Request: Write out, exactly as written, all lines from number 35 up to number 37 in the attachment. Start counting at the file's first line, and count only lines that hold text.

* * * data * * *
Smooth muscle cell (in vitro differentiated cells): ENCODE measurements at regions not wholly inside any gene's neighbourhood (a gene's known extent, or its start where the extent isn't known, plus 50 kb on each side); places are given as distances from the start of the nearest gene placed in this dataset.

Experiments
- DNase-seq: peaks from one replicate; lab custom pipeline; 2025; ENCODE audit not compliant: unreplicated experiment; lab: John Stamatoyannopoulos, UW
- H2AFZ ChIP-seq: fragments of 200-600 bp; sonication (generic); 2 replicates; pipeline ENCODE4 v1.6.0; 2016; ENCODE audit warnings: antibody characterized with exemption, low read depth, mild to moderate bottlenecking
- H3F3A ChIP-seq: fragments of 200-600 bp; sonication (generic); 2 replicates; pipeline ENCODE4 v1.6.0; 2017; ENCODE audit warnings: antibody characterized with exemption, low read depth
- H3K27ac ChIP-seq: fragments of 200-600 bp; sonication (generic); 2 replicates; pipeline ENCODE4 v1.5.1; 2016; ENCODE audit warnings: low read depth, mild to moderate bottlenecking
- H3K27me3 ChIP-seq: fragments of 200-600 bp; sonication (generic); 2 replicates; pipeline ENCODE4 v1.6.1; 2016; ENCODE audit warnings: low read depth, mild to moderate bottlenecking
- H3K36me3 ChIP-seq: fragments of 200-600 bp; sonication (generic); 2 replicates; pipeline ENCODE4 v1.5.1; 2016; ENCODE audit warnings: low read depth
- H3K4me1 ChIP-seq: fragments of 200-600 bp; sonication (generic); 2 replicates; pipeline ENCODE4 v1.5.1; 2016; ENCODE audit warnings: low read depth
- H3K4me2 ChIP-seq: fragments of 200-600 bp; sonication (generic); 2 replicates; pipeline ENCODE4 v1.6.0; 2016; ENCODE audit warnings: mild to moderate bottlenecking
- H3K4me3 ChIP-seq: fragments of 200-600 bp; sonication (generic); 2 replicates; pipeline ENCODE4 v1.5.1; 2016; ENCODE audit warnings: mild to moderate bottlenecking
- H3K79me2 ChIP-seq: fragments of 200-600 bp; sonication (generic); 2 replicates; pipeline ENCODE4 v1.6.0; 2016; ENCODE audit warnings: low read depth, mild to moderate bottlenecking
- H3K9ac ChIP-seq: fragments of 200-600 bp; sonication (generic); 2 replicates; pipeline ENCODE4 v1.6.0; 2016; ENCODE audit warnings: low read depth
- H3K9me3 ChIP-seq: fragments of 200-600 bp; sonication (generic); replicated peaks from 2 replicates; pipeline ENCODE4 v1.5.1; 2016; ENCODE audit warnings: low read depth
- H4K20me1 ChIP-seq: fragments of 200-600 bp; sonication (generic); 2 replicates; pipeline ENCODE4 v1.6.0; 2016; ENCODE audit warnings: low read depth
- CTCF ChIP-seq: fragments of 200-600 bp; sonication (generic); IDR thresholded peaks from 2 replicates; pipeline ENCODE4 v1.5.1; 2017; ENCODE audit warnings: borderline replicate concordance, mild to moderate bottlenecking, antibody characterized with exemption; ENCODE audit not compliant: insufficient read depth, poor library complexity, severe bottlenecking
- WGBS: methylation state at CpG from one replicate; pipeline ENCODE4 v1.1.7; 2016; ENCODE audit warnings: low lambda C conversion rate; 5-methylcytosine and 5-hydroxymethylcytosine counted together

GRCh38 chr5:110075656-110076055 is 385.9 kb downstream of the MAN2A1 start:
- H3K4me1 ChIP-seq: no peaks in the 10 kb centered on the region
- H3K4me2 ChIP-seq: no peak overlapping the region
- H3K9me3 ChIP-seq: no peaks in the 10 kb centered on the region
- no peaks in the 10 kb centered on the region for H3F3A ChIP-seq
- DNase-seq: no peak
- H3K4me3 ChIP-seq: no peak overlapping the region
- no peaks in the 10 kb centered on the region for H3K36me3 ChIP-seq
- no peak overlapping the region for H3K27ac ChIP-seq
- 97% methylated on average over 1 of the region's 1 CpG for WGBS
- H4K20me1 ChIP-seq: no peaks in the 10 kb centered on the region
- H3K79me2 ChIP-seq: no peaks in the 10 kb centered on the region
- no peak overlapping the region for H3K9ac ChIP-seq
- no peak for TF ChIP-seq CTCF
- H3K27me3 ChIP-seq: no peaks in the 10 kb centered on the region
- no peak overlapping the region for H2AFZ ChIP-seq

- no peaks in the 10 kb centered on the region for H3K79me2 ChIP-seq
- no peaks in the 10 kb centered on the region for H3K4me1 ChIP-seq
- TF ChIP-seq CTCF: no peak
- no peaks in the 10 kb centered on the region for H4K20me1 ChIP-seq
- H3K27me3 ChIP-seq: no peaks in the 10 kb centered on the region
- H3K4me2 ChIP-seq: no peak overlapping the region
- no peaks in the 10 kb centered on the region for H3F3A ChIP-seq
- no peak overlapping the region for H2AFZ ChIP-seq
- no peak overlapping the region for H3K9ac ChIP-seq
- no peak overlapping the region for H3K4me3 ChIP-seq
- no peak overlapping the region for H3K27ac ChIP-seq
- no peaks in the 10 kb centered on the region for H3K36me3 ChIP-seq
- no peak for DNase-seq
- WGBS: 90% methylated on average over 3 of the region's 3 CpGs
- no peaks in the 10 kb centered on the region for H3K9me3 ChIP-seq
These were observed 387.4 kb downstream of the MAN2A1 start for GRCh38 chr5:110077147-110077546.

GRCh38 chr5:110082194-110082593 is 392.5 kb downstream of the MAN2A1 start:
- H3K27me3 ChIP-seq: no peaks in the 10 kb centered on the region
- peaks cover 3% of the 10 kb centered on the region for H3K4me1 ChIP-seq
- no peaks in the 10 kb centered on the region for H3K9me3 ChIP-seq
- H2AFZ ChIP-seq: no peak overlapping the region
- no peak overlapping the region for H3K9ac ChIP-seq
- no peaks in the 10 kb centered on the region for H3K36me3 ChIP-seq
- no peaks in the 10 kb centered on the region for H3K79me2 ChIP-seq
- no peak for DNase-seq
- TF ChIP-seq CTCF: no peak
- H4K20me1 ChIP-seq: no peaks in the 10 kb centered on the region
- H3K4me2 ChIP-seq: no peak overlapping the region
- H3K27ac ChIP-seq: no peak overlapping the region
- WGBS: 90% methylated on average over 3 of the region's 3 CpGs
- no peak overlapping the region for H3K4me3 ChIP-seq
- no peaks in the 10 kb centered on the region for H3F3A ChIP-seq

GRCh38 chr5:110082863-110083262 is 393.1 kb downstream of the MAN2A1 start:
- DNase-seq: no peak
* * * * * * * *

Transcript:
- no peaks in the 10 kb centered on the region for H3K4me1 ChIP-seq
- TF ChIP-seq CTCF: no peak
- no peaks in the 10 kb centered on the region for H4K20me1 ChIP-seq